Fisher argues that any decision to retire #33 - which has not been in use since the 1995 day Roy left - should be carefully examined. This of course follows the controversial junior league brawl involving Roy's son Jonathan, but Fisher goes on to list many other on and off ice controversies where Roy's temper got the better of him. As great as a performer as he was, the old school Fisher questions whether he was enough of a sportsman to deserve the honor of the game's greats.
Fisher may have a point, but he also gives us a look at an unpublicized, kinder moment from Roy's days in Montreal:
Roy surely has forgotten it, but I still remember one morning after a Canadiens practice in Quebec City. There was a game to be played that night, but Roy remained on the ice waiting for a 10-year-old to join him.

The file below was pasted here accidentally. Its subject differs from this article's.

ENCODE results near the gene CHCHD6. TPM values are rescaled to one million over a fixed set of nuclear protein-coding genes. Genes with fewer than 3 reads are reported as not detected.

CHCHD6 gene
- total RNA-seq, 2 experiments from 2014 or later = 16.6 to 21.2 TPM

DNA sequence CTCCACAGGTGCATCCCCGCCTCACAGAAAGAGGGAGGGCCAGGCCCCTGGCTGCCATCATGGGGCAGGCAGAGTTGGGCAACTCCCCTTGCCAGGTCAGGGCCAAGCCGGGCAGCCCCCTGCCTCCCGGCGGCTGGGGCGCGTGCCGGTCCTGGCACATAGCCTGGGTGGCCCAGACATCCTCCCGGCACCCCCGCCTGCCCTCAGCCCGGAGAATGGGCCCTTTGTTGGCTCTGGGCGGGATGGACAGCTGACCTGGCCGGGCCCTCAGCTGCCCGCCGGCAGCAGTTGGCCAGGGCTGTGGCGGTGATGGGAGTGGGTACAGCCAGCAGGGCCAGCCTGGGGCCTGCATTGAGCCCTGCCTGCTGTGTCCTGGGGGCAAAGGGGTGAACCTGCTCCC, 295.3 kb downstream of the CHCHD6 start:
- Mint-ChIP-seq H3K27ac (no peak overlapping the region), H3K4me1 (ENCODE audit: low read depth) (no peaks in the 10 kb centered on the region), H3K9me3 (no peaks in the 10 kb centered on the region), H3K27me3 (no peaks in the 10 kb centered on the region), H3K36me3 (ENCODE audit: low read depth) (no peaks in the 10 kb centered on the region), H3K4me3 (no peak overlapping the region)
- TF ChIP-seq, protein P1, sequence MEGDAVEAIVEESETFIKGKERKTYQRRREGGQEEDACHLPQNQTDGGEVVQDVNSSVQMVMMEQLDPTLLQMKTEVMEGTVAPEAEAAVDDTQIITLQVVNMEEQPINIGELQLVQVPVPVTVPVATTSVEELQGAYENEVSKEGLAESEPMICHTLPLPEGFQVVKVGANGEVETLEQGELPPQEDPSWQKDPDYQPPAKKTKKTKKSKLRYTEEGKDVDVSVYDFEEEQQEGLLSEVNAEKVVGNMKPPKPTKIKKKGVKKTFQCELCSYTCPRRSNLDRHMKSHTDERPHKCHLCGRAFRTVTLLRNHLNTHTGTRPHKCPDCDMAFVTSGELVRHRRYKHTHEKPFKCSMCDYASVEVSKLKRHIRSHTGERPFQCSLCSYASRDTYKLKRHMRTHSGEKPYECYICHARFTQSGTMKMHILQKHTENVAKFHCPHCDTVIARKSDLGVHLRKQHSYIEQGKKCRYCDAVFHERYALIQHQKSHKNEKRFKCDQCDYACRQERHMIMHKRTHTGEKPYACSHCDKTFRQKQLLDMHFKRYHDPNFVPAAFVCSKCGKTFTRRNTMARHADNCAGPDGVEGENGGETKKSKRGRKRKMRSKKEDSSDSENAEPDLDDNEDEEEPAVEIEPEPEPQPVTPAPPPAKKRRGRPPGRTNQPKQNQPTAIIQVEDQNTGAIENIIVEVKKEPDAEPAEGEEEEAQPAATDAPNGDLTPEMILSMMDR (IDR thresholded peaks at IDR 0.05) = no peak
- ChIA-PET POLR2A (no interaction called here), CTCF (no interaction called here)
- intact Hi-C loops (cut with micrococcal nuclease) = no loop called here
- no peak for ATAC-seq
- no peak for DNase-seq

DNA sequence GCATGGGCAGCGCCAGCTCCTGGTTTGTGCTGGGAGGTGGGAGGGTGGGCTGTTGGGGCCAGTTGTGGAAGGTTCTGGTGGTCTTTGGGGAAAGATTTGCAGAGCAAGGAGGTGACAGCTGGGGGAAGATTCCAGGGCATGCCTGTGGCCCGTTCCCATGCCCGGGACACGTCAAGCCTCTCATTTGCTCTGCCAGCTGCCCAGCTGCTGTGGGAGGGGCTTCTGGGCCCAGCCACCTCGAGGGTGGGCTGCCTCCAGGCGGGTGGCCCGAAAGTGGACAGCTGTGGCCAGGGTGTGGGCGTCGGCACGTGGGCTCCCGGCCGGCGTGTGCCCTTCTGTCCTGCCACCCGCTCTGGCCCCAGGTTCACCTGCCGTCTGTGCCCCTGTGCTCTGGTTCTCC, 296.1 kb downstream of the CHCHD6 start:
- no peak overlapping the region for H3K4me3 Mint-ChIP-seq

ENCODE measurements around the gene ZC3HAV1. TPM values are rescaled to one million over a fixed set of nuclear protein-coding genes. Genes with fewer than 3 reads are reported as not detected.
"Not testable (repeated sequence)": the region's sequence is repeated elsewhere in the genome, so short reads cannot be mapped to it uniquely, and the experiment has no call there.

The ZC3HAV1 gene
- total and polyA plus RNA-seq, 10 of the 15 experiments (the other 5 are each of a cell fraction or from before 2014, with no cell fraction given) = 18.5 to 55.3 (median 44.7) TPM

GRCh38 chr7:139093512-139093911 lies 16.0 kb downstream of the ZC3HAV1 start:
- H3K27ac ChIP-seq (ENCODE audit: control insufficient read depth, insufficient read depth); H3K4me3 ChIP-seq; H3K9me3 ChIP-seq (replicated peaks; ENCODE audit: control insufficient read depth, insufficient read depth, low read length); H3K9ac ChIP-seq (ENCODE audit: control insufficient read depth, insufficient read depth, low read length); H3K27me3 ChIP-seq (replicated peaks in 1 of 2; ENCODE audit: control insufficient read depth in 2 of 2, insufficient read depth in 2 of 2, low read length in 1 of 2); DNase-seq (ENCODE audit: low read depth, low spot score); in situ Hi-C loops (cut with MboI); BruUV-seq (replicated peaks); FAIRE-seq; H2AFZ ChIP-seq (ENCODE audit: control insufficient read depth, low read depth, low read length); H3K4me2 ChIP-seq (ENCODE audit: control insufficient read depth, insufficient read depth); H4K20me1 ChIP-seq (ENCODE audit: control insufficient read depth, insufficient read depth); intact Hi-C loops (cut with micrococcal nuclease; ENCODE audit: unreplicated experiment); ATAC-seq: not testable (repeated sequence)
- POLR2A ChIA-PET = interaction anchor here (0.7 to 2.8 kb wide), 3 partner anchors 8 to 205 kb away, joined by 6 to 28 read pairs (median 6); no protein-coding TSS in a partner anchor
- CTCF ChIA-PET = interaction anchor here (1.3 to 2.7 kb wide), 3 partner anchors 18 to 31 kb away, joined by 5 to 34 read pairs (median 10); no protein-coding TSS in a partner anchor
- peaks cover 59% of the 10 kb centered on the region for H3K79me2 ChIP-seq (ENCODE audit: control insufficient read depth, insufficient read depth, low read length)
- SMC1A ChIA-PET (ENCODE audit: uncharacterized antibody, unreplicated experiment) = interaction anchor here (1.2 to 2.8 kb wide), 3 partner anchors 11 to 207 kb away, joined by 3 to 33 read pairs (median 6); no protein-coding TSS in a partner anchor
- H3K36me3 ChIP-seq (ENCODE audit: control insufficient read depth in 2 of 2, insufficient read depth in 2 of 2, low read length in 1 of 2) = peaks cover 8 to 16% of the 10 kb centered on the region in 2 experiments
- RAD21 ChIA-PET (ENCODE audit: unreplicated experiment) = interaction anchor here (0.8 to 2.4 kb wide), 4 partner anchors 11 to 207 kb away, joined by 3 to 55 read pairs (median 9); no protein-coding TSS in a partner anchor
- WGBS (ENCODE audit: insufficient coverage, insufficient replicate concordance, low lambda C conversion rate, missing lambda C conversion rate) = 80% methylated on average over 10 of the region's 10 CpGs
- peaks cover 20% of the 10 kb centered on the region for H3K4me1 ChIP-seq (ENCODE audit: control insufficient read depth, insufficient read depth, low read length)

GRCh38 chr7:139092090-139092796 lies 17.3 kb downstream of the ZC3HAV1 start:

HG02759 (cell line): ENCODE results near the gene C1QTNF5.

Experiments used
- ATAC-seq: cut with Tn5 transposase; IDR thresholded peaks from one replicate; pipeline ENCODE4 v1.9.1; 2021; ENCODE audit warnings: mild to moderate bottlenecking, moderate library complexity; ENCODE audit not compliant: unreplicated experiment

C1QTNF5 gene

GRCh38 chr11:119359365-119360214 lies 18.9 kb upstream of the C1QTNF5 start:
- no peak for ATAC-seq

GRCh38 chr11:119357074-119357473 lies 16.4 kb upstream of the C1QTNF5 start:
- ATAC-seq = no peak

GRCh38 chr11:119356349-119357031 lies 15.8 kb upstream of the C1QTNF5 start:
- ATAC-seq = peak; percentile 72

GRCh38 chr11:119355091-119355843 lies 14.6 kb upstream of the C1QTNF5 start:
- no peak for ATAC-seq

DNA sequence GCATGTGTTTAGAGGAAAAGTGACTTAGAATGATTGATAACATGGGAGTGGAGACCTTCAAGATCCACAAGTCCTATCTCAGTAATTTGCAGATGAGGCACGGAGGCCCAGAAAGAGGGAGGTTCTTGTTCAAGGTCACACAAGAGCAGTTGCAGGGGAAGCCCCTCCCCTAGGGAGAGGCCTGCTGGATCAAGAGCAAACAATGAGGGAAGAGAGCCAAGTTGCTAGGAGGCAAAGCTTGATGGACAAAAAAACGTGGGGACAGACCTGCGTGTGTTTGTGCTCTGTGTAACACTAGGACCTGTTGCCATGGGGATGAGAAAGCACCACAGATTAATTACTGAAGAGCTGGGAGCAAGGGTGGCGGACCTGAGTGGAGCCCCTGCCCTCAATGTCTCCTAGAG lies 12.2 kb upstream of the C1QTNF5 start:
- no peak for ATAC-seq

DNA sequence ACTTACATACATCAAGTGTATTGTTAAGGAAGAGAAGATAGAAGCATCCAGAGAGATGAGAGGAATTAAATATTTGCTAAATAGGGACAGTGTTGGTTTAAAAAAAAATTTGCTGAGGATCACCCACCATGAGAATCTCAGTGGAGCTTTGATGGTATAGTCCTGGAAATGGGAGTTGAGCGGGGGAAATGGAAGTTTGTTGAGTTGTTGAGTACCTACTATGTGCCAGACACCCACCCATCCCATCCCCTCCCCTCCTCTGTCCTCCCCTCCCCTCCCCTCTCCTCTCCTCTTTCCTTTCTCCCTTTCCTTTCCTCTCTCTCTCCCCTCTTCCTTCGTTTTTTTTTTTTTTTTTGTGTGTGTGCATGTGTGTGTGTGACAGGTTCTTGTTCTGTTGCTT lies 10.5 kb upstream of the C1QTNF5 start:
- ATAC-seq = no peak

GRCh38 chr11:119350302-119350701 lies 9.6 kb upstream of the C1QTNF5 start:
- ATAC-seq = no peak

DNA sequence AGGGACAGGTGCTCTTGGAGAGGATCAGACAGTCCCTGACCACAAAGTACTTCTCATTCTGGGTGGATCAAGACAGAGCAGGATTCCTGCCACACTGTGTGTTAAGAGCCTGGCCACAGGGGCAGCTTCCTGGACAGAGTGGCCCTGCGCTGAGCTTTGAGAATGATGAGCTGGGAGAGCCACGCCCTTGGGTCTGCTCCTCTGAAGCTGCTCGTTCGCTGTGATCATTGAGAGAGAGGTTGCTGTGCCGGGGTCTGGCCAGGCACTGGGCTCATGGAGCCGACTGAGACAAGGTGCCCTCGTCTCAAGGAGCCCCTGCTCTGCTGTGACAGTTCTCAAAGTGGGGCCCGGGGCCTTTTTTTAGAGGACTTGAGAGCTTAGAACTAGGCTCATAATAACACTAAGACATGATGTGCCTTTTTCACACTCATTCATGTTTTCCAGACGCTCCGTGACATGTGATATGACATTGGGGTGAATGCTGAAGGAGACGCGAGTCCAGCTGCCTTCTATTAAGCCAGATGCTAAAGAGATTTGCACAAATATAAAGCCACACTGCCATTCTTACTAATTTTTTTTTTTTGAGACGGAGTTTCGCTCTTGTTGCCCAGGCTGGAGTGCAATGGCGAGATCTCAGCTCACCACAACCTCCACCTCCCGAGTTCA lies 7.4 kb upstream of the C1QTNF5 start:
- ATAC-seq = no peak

The boy was born to pain, and lived with it bravely - he had this dream of going one-on-one with his idol, Roy. What could be greater than to score a goal on Patrick Roy?
So there they were at the Quebec Coliseum: Roy skating in little circles, sending up small shivers of ice pellets, rattling the blade of his stick on the ice before settling into a crouch in his crease, looking every inch like a guy in the moments before Game 7 of the Stanley Cup final. The boy's mother looked on nervously watching her child who had not smiled or laughed nearly often enough in his young life.
"Okay ... I'm ready," Roy finally yelled at the boy. "Show me your best."Full Story @ National Post.com
Everyone agrees that Patrick Roy was one of the greats, and that he was instrumental in Montreal's overtime miracles during the 1993 Playoffs.
However, many fans are still sour over the way in which he left. They argue that it was a classless move on Roy's part. To them, any player who wants out of their organization, their city (for whatever reason), does not deserve to have his number retired.
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